Section 49 provides for “restrictions” to Section 47, in the same way that Section 41 provides for “restrictions” to Section 37 (see above).
The Mental Health Act 1983 provides the legal framework for the assessment and/or treatment of mental disorders. It does not provide for the assessment or treatment of physical illness. There has been substantial case law to confirm this interpretation. Thus, a person who has schizophrenia as well as kidney failure requiring dialysis, but who is refusing treatment, cannot be dialysed against his or her wishes under the Mental Health Act 1983. This stands even if it is symptoms of schizophrenia inform the person’s wishes about dialysis. In such a case, however, it might be deemed that the person lacks the mental capacity to consent to the treatment of the physical illness, in this case treatment can be given in good faith and in the person’s best interests, under common law.
Another common example of this boundary in practice is a person who has a short-lived confused state as a result of a physical illness such as an infection or a heart attack, but who is refusing or interfering with the assessment or treatment of the underlying condition. Although it is technically legal to detain such a person under Section 2 of the Mental Health Act, this is rarely carried out in practice. This is because the Act does not give doctors and nurses authority to assess or treat the physical illness.
An apparent exception to this rule is anorexia nervosa. Enforced re-feeding of severely emaciated people with anorexia nervosa is allowed under the Act, because anorexia nervosa is classed as a mental illness and re-feeding is seen to constitute the first stage in treatment for severe cases of that mental illness.
The Act will be amended by the Mental Health Act 2007, with significant changes which include:
There were concerns amongst mental health professionals that the legislation was based more upon tabloid stories on the danger presented by mentally disordered people (especially the Michael Stone case), than on the practical shortcomings of the current Act. Critics of the Bill asserted that it would mean mental health professionals being "suborned as agents of social control" (Mullen, 2005). Supporters of more restrictive legislation insisted that dangerous people must be detained in hospital by doctors in their own interests and for public protection, regardless of whether their mental disorder can be treated (Maden, 2005).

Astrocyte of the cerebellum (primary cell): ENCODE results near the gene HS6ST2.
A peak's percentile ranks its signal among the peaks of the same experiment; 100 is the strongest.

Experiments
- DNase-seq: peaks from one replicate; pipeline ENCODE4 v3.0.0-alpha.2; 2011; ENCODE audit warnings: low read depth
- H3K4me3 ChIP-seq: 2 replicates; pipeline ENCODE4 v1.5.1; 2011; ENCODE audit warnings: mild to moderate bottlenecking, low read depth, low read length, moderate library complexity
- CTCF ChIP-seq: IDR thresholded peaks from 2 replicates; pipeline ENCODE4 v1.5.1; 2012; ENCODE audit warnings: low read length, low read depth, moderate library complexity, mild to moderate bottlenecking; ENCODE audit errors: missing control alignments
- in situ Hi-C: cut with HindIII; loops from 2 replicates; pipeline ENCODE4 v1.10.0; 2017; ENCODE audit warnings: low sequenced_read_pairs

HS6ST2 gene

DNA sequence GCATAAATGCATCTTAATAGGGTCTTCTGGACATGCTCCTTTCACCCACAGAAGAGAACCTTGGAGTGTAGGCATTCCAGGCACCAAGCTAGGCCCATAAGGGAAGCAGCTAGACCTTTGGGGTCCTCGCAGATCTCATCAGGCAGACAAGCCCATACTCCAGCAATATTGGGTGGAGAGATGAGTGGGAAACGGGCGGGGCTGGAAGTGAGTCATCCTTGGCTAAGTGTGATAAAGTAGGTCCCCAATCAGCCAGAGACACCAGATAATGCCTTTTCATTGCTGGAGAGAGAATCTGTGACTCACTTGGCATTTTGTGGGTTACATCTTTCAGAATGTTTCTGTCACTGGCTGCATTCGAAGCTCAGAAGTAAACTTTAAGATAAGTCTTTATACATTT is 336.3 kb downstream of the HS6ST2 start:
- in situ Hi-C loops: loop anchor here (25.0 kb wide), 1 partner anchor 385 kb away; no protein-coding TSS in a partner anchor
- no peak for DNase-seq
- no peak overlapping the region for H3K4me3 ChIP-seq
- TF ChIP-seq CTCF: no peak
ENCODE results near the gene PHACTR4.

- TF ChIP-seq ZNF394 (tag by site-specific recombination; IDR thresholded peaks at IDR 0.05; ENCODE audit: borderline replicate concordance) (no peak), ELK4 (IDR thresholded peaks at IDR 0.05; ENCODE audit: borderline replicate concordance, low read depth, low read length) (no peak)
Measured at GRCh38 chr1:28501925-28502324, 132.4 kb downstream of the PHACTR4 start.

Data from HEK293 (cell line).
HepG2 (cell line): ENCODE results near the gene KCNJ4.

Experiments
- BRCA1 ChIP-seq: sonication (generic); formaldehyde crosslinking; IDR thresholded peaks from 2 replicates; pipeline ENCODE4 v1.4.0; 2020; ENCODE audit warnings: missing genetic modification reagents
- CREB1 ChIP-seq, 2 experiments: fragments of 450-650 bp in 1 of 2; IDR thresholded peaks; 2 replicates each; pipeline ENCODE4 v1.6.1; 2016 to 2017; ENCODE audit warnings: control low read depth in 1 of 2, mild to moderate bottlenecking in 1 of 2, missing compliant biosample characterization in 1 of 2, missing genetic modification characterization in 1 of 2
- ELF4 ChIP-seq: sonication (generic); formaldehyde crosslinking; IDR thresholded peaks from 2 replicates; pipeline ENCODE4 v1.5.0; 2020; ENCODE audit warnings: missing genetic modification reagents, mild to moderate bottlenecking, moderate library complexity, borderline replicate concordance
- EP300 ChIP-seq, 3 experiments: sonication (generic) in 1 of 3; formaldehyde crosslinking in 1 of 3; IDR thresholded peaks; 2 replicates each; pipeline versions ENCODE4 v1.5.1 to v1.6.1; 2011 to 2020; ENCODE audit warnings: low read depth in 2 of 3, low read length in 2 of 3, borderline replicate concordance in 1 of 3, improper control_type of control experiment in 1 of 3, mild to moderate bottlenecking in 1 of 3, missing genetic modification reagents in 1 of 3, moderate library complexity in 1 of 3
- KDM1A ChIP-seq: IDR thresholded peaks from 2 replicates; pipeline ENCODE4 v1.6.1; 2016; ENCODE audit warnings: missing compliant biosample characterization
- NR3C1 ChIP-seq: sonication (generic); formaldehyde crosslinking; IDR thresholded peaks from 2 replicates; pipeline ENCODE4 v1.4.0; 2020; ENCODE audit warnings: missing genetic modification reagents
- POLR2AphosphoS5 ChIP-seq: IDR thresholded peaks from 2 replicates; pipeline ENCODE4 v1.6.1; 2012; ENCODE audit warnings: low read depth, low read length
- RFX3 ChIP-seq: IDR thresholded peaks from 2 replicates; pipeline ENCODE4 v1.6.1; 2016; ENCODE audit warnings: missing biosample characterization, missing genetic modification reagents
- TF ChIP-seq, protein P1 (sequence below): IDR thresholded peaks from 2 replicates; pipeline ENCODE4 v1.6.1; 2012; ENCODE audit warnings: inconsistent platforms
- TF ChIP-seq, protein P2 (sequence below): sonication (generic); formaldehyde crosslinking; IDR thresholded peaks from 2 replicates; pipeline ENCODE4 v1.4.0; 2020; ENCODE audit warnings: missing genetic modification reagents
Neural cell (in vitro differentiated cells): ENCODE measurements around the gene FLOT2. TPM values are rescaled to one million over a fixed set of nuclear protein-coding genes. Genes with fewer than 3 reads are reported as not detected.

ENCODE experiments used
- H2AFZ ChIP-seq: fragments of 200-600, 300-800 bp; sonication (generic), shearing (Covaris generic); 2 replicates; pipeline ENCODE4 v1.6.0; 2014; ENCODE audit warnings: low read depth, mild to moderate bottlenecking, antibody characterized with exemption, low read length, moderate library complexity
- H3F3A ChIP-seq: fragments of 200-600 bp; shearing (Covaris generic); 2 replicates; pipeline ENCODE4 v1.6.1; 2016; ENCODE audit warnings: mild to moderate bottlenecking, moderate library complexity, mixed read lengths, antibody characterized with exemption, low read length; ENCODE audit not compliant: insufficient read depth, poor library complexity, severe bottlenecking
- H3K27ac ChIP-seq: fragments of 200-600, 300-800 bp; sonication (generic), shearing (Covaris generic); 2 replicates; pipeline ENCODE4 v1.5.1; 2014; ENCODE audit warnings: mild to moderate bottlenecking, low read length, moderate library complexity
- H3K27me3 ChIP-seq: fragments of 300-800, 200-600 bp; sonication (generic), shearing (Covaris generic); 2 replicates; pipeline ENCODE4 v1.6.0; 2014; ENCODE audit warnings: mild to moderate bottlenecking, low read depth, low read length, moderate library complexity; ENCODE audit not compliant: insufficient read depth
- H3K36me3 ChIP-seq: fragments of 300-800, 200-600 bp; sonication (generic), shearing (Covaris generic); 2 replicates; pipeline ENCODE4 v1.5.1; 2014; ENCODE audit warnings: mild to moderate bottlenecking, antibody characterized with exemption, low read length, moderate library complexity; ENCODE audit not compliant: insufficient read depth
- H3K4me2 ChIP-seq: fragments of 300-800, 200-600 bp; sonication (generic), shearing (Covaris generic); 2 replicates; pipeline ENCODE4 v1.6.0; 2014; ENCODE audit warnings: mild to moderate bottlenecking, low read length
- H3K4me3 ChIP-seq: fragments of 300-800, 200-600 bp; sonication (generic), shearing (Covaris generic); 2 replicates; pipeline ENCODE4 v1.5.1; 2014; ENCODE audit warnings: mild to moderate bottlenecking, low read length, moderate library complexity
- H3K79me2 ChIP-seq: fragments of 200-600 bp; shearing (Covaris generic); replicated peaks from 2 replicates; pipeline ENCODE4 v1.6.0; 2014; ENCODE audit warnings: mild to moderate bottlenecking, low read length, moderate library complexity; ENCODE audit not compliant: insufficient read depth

These sections will be significantly amended by the Mental Health Act 2007 (see above)
The main thrust of the Act provides the power to detain a person in hospital to treat their mental disorder. However, there is currently no provision allowing compulsory treatment to take place within the community of the mentally disordered person. The psychiatric profession in the United Kingdom is split over whether future legislation should allow for such treatment (Crawford et al, 2000). Service user groups are overwhelmingly opposed to such legislation in the future (Mind, 2004), although a 2004 survey of mental health service users in London found that the majority would prefer to be treated against their wishes in their home rather than in hospital, and that half felt that compulsory treatment in the community would be justified (Crawford et al, 2004).
Under Sections 7 and 8 of the Act, “guardianship” allows for a mentally disordered person to be required to reside at a specific address, to attend a specific clinic on a regular basis for medical treatment, or to attend various other stipulated venues such as workplaces or educational establishments. However, most mental health professionals view guardianship as a paper tiger, in that there is no power to actually enforce the person to comply with these requirements. Furthermore, although guardianship can require a person to attend a clinic for treatment, there is no requirement for the person to accept that treatment.
Section 25, known as “supervised discharge”, can be applied to a person who is discharged from Section 3 of the Act. It carries requirements similar to those set out above in relation to Sections 7 and 8. Section 25 can result in immediate re-detention in hospital if the conditions listed are broken, but cannot enforce community treatment.
It should be recognised when discussing these limitations that the Act was drafted at a time when mental health care was focused in institutions rather than care in the community. However, since the 1980s, there has been a huge shift in emphasis of mental health care away from inpatient treatment.
England and Wales The entire Act applies to England and Wales.
Scotland Only the parts of the Act defined in s.146 have effect in Scotland.
Northern Ireland Only the parts of the Act defined in s.147 have effect in Northern Ireland.
Atkinson, J. (2006) Private and Public Protection: Civil Mental Health Legislation, Edinburgh, Dunedin Academic Press
Crawford, M.J., Hopkins, W., Henderson, C. (2000) "Concerns over reform of the Mental Health Act", British Journal of Psychiatry, vol 177 p 563.
Crawford, M.J., Gibbon, R., Ellis, E., Waters, H. (2004) "In hospital, at home, or not at all", Psychiatric Bulletin, vol 28 pp 360-363.
Maden, A. (2005) "The point of principles", Psychiatric Bulletin vol 29 pp 250-251.
Mind (2004) Are you listening?, London, Mind
Mullen, P.E. (2005) "Facing up to our responsibilities", Psychiatric Bulletin, vol 29 pp 248-249.
Zigmond, A. (2004) “A new Mental Health Act for England and Wales”, Advances in Psychiatric Treatment, vol 10 pp 161-163.